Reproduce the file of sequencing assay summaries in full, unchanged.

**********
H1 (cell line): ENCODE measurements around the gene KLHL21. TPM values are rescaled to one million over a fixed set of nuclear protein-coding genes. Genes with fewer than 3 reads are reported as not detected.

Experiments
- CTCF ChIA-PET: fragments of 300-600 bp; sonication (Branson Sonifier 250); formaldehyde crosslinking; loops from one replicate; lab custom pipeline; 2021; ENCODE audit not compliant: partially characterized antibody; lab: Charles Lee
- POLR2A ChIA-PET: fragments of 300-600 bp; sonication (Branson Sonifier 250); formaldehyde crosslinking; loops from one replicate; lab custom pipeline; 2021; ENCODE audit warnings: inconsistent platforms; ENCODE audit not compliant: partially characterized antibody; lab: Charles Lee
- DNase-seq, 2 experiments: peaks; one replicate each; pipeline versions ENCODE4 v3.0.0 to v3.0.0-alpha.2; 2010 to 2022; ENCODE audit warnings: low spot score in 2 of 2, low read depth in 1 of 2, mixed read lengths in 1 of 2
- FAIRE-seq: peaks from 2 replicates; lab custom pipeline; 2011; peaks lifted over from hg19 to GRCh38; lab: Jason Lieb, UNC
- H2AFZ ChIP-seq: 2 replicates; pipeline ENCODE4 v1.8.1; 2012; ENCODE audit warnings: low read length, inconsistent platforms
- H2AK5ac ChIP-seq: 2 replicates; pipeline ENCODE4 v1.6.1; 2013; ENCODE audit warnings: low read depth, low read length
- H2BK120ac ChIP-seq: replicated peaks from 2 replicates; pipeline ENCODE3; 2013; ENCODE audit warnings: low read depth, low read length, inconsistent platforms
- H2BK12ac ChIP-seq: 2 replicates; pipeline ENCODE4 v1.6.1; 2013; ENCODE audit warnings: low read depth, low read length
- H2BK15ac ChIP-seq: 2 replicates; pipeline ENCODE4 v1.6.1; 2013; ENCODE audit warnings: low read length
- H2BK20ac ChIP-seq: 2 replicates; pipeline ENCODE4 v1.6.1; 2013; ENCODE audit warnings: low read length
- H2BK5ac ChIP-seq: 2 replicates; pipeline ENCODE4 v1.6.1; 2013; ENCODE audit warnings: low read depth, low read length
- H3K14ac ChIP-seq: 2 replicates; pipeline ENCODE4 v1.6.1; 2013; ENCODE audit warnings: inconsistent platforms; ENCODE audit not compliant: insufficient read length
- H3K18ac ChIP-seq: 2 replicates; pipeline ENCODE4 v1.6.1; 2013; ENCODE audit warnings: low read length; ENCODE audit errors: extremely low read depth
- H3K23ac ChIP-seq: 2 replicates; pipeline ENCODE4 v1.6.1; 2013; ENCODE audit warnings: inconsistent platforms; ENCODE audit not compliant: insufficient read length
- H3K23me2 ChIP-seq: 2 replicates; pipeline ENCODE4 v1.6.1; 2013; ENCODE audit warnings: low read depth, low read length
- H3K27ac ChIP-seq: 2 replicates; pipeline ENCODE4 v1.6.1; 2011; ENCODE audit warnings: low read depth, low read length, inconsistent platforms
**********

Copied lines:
H1 (cell line): ENCODE measurements around the gene KLHL21. TPM values are rescaled to one million over a fixed set of nuclear protein-coding genes. Genes with fewer than 3 reads are reported as not detected.

Experiments
- CTCF ChIA-PET: fragments of 300-600 bp; sonication (Branson Sonifier 250); formaldehyde crosslinking; loops from one replicate; lab custom pipeline; 2021; ENCODE audit not compliant: partially characterized antibody; lab: Charles Lee
- POLR2A ChIA-PET: fragments of 300-600 bp; sonication (Branson Sonifier 250); formaldehyde crosslinking; loops from one replicate; lab custom pipeline; 2021; ENCODE audit warnings: inconsistent platforms; ENCODE audit not compliant: partially characterized antibody; lab: Charles Lee
- DNase-seq, 2 experiments: peaks; one replicate each; pipeline versions ENCODE4 v3.0.0 to v3.0.0-alpha.2; 2010 to 2022; ENCODE audit warnings: low spot score in 2 of 2, low read depth in 1 of 2, mixed read lengths in 1 of 2
- FAIRE-seq: peaks from 2 replicates; lab custom pipeline; 2011; peaks lifted over from hg19 to GRCh38; lab: Jason Lieb, UNC
- H2AFZ ChIP-seq: 2 replicates; pipeline ENCODE4 v1.8.1; 2012; ENCODE audit warnings: low read length, inconsistent platforms
- H2AK5ac ChIP-seq: 2 replicates; pipeline ENCODE4 v1.6.1; 2013; ENCODE audit warnings: low read depth, low read length
- H2BK120ac ChIP-seq: replicated peaks from 2 replicates; pipeline ENCODE3; 2013; ENCODE audit warnings: low read depth, low read length, inconsistent platforms
- H2BK12ac ChIP-seq: 2 replicates; pipeline ENCODE4 v1.6.1; 2013; ENCODE audit warnings: low read depth, low read length
- H2BK15ac ChIP-seq: 2 replicates; pipeline ENCODE4 v1.6.1; 2013; ENCODE audit warnings: low read length
- H2BK20ac ChIP-seq: 2 replicates; pipeline ENCODE4 v1.6.1; 2013; ENCODE audit warnings: low read length
- H2BK5ac ChIP-seq: 2 replicates; pipeline ENCODE4 v1.6.1; 2013; ENCODE audit warnings: low read depth, low read length
- H3K14ac ChIP-seq: 2 replicates; pipeline ENCODE4 v1.6.1; 2013; ENCODE audit warnings: inconsistent platforms; ENCODE audit not compliant: insufficient read length
- H3K18ac ChIP-seq: 2 replicates; pipeline ENCODE4 v1.6.1; 2013; ENCODE audit warnings: low read length; ENCODE audit errors: extremely low read depth
- H3K23ac ChIP-seq: 2 replicates; pipeline ENCODE4 v1.6.1; 2013; ENCODE audit warnings: inconsistent platforms; ENCODE audit not compliant: insufficient read length
- H3K23me2 ChIP-seq: 2 replicates; pipeline ENCODE4 v1.6.1; 2013; ENCODE audit warnings: low read depth, low read length
- H3K27ac ChIP-seq: 2 replicates; pipeline ENCODE4 v1.6.1; 2011; ENCODE audit warnings: low read depth, low read length, inconsistent platforms